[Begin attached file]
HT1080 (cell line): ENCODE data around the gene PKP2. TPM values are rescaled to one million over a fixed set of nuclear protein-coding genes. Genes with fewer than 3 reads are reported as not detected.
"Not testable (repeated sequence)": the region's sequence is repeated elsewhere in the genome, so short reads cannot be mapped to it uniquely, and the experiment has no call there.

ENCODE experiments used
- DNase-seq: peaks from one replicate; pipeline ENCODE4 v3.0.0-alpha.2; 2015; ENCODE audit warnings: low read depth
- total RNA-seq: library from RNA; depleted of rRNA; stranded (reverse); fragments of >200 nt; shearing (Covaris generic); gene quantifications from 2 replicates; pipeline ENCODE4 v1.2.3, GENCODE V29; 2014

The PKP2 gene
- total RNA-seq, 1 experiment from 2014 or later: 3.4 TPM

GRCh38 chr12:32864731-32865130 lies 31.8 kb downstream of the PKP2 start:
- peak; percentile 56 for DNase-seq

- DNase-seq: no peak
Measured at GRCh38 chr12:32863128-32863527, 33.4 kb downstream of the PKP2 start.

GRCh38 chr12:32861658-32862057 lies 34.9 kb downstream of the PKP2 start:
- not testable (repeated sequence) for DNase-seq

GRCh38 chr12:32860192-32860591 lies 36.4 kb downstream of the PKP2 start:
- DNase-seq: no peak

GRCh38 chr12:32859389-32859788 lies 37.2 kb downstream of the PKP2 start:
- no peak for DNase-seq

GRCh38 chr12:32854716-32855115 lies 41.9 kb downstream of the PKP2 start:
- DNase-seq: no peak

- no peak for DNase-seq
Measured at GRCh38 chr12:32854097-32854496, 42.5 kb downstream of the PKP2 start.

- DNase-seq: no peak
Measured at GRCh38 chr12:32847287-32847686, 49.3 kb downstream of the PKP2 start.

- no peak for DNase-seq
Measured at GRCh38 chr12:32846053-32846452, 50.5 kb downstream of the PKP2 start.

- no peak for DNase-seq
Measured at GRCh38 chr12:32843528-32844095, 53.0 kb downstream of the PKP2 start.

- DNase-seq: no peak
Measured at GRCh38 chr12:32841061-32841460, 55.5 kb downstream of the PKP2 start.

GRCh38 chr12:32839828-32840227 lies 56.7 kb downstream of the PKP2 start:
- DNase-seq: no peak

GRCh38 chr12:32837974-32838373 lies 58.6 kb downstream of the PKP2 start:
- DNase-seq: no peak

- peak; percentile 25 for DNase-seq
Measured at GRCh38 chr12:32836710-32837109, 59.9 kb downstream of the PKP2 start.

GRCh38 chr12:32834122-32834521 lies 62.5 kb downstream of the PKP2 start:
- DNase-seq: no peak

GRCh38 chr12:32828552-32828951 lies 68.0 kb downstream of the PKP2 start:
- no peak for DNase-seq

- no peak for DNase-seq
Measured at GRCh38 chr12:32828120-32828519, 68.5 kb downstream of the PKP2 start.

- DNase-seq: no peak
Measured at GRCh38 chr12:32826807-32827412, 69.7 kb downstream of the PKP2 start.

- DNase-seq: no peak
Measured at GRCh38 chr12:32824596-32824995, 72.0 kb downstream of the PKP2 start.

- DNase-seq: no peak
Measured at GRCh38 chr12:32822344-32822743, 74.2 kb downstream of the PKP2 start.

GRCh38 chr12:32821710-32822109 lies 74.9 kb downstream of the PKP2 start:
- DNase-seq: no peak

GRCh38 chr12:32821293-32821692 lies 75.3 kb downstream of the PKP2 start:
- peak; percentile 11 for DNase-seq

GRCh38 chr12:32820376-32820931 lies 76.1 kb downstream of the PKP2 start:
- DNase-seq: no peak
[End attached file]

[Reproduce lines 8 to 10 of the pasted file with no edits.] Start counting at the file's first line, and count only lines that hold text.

GRCh38 chr12:32864731-32865130 lies 31.8 kb downstream of the PKP2 start:
- peak; percentile 56 for DNase-seq

- DNase-seq: no peak